Wednesday was a victory day for female workers. The Supreme Court ruled in favor of Peggy Young who was discriminated for being pregnant.

Young lost her case in a lower court after suing the giant company UPS in 2008. After her appeal in the Supreme Court, the justice stands in favor of Young and send back her case back to the lower courts.

The base of the case Young against United Parcel Service was the debate of it was right or not for the UPS to putting Peggy Young on a unpaid leave due to her pregnancy, even though in her workplace there were workers who were offered “light duty” for people who got injuries in their jobs to fulfill the requirements of the American with Disabilities Act.

The lawsuit still alive after the justice ruled 6-3 in Young’s favor. During the court session, the Chief Justice John Roberts and Justice Samuel Alito joined their liberal colleagues.

A question was made by the Justice Stephen Breyer, “Why, when the employer accommodated so many, could it not accommodate pregnant women as well?” who said that this interrogation should be asked to the lower court.

A ruling from 2013 made by the 4th U.S. Circuit Court of Appeals was essentially behind the decision of the first loss of Young’s case. Her lawyer, Samuel Bagenstos referred to the Supreme Court’s decision as a “big win”.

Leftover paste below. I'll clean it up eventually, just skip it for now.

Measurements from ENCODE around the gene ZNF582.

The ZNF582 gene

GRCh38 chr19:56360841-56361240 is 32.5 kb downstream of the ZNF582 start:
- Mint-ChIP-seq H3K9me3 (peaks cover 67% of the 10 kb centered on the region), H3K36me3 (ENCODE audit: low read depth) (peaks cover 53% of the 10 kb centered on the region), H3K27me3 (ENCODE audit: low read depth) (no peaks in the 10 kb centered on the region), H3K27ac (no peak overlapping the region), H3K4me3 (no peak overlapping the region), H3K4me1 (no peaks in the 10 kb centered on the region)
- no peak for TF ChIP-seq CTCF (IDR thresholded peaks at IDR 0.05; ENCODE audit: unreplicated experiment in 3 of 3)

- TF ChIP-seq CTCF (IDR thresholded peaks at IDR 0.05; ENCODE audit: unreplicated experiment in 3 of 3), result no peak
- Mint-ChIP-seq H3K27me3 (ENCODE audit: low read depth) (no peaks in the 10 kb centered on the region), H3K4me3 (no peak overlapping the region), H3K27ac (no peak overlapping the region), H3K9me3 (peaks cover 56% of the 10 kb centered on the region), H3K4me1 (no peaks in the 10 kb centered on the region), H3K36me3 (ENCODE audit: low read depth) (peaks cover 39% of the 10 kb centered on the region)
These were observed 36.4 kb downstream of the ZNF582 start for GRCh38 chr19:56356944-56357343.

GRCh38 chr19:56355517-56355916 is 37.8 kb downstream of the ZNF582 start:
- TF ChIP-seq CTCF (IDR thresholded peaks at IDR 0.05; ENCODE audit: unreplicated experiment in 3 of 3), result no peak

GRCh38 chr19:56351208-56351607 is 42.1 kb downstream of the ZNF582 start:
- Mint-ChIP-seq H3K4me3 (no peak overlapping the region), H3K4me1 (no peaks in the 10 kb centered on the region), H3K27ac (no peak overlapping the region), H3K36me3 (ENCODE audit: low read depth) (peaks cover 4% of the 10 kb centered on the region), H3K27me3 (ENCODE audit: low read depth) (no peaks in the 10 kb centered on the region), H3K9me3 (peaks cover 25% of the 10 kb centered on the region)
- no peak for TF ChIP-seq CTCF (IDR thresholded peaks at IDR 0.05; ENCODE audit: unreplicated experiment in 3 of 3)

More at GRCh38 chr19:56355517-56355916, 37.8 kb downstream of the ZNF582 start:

“The Court recognized that a ruling for UPS would thwart Congress’s intent. It adopted most of our key arguments,” Bagenstos said, making what appears a reference to the 1978’s law, the Pregnancy Discrimination Act. Which establish that pregnant women should not be treated differently from other workers who are similar in ability or inability to perform the job.

One important question was that if the Pregnancy Discrimination Act should require to the companies that must offer light-duty work to pregnant women if this is already done for non-pregnant worker in different situations.

UPS had maintained their stand about the case, saying that its light-duty rules were neutral about pregnancy situations. UPS believes that the company accommodates workers with cognitive disabilities as establish in the Americans with Disabilities Act.

The shipping company made a statement trying to obtain a partial victory, saying that the Supreme Court didn’t accept the UPS’s pregnancy neutral policy “was inherently discriminatory” as an argument. And though they lose in the Supreme Court, UPS is confident that its argument would prevail in the next trial in the lower courts.

Young’s case is being supported by 23 anti-abortion groups alongside the U.S. Women’s Chamber of Commerce and the American Civil Liberties Union. “Economic pressure is a significant factor in many women’s decision to choose abortion over childbirth” was noted in the anti-abortion coalition brief.

Photo Credit: Por dbking (originally posted to Flickr as US Supreme Court) [CC BY 2.0 (], undefined

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